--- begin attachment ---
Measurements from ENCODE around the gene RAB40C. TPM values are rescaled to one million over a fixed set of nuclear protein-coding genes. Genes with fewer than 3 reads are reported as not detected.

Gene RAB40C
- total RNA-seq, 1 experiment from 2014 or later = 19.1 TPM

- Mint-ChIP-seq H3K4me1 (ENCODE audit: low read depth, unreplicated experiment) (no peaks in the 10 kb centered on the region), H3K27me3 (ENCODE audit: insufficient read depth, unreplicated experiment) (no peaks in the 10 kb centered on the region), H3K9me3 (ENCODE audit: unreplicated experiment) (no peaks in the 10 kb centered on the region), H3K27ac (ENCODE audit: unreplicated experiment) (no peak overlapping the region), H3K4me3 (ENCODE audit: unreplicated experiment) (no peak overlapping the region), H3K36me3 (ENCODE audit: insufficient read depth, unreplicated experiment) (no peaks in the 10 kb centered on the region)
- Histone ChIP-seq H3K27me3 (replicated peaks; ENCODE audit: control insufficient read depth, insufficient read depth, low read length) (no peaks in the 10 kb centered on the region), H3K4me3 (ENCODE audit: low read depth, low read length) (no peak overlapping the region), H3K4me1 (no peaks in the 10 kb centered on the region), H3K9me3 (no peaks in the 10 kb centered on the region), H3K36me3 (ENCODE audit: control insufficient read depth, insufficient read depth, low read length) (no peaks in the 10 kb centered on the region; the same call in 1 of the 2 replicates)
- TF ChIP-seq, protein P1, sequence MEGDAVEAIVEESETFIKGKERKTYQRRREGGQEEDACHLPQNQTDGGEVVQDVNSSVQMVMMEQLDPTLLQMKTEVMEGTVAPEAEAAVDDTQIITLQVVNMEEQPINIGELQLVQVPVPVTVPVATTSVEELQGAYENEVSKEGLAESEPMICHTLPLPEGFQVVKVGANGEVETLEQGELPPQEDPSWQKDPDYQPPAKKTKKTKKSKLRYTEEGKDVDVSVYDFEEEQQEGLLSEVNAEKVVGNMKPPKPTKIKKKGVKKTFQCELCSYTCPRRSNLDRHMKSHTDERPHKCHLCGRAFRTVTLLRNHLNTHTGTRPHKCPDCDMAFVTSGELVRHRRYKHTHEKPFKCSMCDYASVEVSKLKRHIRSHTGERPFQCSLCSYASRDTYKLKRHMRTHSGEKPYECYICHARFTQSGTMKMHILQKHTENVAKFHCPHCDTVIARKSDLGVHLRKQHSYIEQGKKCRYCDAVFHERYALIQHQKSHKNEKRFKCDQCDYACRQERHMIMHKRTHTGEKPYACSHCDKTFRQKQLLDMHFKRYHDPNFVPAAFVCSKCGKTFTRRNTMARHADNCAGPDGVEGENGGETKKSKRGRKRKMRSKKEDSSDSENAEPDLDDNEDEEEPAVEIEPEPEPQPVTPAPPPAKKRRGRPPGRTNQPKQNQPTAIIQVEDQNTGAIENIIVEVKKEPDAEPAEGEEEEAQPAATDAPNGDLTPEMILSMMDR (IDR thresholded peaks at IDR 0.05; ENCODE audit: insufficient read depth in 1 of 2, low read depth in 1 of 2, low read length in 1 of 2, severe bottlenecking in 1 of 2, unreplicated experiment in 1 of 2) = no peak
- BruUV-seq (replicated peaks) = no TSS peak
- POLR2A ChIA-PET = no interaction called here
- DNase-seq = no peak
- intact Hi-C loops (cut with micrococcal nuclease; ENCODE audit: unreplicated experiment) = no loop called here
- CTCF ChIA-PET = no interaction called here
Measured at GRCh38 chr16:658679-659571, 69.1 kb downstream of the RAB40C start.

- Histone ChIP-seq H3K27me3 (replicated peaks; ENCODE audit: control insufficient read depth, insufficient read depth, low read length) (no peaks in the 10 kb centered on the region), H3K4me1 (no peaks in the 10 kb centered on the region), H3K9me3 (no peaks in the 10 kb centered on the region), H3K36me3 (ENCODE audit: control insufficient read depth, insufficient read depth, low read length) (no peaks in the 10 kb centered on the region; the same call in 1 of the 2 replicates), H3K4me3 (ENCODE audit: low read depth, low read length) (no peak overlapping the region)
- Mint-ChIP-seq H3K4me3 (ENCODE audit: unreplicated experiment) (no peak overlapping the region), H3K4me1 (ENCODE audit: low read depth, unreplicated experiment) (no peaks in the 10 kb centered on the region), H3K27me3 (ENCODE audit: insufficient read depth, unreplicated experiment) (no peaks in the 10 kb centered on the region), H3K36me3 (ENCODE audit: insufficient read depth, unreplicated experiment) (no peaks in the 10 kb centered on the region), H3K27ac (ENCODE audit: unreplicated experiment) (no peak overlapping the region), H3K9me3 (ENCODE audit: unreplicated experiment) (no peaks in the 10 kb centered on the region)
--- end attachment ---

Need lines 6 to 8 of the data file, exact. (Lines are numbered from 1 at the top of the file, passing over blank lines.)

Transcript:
- TF ChIP-seq, protein P1, sequence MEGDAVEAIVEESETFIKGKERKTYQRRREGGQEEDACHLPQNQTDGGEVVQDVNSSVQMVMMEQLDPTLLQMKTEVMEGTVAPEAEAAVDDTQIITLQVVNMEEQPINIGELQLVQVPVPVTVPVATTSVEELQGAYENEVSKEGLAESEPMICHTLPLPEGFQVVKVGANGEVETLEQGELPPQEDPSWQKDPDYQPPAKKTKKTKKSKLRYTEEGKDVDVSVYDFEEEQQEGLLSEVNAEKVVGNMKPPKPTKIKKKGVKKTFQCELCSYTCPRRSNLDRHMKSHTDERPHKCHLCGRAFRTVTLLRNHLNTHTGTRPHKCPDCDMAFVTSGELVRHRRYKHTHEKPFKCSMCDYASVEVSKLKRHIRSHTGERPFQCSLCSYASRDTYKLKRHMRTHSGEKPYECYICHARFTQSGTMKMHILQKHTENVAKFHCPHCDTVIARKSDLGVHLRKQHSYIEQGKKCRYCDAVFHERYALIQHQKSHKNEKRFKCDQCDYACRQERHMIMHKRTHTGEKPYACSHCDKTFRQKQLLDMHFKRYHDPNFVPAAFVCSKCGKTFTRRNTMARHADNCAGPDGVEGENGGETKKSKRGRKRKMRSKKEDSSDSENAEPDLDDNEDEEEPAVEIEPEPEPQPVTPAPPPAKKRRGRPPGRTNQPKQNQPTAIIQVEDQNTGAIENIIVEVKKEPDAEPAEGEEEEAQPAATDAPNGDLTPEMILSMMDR (IDR thresholded peaks at IDR 0.05; ENCODE audit: insufficient read depth in 1 of 2, low read depth in 1 of 2, low read length in 1 of 2, severe bottlenecking in 1 of 2, unreplicated experiment in 1 of 2) = no peak
- BruUV-seq (replicated peaks) = no TSS peak
- POLR2A ChIA-PET = no interaction called here